September 11, 2012 | By Karen Wada
The show: "One Person Crying: Women and War" at the Museum of Tolerance The concept : War is often seen as the domain of men, but L.A.-based photographer Marissa Roth wants to draw attention to its devastating, often long-lasting effect on women. "Whether you are in Bosnia or Belfast or Phnom Penh," she says, "women are dealing with the aftermath: how to grieve, how to keep the family together, how to keep food on the table. " What you'll see: Roth's portraits of mothers, widows, survivors and activists that were taken over 28 years and represent the social, emotional and physical effects of a dozen conflicts from World War II to the war in Iraq.
September 6, 2012 | By Nabih Bulos, Los Angeles Times
ZAATARI, Jordan - The nearly 25,000 Syrians who have taken refuge here from the war in their homeland live in pervasive frustration: Penned in by a wire fence, many wear surgical masks against the swirling dust as officials scramble to provide enough shelter, food and water. Twice recently, the anger has erupted. In late August, police fired tear gas to break up a riot, but not before 28 Jordanian soldiers suffered injuries, one a fractured skull. Afterward, 150 refugees were expelled back to Syria.
July 13, 2012 | By Robyn Dixon, Los Angeles Times
JOHANNESBURG, South Africa - The Dadaab refugee camp in northern Kenya is the biggest in the world, a sprawl of nearly half a million people, some of whom have lived there for about two decades. Residents who fled famine and warfare in Somalia have now seen grandchildren born and raised in what was supposed to have been a temporary home. They have also seen predators and criminal groups flourish, and watched as recruiters lure bored and frustrated boys back to Somalia to serve in militias or pirate gangs.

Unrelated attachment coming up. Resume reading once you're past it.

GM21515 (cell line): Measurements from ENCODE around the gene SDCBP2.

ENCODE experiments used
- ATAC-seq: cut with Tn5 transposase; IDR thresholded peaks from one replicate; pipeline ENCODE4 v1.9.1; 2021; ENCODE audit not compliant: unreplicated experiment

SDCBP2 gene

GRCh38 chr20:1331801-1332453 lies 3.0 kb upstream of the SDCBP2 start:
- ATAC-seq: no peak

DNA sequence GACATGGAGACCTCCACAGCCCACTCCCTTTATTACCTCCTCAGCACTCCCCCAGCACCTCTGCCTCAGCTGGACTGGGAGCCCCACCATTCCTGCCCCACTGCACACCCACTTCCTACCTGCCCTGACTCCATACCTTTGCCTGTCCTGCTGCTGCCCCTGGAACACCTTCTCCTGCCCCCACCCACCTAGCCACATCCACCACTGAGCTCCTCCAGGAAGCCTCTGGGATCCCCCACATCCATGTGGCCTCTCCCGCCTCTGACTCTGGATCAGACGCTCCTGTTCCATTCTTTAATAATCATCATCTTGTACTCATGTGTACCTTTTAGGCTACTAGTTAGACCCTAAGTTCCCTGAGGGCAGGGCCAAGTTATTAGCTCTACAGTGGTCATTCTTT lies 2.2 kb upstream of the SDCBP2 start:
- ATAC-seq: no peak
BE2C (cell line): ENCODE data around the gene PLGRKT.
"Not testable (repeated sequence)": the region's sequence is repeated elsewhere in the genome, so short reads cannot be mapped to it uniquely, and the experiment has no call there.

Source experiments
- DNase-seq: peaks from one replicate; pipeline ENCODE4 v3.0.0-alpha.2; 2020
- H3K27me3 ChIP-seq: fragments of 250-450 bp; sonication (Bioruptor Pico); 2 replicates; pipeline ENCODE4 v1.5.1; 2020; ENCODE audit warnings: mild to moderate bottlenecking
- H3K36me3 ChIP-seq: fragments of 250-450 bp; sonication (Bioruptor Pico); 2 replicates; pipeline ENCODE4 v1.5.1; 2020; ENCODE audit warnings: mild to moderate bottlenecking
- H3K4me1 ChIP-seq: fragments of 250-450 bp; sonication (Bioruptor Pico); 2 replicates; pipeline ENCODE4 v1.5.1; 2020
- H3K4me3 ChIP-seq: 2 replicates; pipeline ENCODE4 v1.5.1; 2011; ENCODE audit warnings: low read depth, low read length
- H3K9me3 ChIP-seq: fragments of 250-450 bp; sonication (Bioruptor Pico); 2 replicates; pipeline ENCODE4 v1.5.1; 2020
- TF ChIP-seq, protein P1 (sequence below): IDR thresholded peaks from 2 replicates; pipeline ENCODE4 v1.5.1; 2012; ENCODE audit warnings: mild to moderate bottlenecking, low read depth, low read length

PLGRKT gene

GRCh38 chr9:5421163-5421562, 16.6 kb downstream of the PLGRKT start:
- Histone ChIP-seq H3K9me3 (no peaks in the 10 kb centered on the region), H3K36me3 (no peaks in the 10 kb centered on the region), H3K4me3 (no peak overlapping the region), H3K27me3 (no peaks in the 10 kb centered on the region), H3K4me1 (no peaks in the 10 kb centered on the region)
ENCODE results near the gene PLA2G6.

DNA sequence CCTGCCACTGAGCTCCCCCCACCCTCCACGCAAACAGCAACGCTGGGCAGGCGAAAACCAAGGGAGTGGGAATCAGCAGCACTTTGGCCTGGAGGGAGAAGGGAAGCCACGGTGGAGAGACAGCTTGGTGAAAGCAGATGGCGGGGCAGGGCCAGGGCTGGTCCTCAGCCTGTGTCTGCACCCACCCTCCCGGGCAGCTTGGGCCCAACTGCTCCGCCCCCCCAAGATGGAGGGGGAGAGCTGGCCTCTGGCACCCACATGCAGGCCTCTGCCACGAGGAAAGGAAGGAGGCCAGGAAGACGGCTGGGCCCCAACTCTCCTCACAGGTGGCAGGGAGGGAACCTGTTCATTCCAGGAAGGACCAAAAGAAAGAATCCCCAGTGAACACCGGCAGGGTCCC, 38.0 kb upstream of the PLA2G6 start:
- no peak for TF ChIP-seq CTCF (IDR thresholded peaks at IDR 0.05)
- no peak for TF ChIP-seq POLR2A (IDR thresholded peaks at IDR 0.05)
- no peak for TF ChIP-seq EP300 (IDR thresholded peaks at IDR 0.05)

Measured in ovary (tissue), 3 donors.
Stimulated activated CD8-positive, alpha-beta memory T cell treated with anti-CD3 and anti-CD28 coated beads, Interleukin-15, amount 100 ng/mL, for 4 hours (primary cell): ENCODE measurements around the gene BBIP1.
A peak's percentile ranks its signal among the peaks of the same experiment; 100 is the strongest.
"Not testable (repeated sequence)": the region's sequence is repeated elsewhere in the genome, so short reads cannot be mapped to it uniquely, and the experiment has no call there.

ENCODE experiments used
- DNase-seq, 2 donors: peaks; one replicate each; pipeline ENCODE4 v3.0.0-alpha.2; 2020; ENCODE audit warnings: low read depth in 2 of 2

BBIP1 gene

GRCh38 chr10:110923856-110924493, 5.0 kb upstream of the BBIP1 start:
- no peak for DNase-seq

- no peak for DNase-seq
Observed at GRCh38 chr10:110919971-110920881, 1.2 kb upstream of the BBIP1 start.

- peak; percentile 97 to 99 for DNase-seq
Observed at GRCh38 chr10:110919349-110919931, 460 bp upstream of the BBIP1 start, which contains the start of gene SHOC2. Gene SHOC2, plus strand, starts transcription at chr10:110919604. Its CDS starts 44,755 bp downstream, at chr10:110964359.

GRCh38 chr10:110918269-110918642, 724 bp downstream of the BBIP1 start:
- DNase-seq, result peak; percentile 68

April 10, 2012 | By Rima Marrouch
Prospects for a cease-fire in Syria further dimmed Monday when fighting spilled over the border into Turkey and Lebanon, leaving at least three people dead, opposition activists said. An additional 160 people were killed within Syria, activists said, as forces loyal to embattled President Bashar Assad continued to shell buildings and shoot at residents of rebellious cities on the eve of a proposed halt to the hostilities. Government troops and tanks were due to be withdrawn Tuesday from cities and towns, but that seemed increasingly unlikely as the violence has only escalated in the last week and on Sunday the Assad government demanded written guarantees from all opposition groups, a proposal that the rebel Free Syrian Army dismissed.
December 14, 2011 | Helene Elliott
Millions of people watched runner Lopez Lomong carry the American flag and lead the United States delegation into the opening ceremony at the 2008 Beijing Olympics, marveling at the Sudanese refugee who survived unspeakable horrors before an American foster family took him in and gave him a new life. Few people will see him repeat his flag-bearer role Friday in a different setting, but the occasion will be just as meaningful. Lomong will be the standard bearer for Northern Arizona University's school of business at graduation ceremonies in Flagstaff, an honor bestowed by faculty members.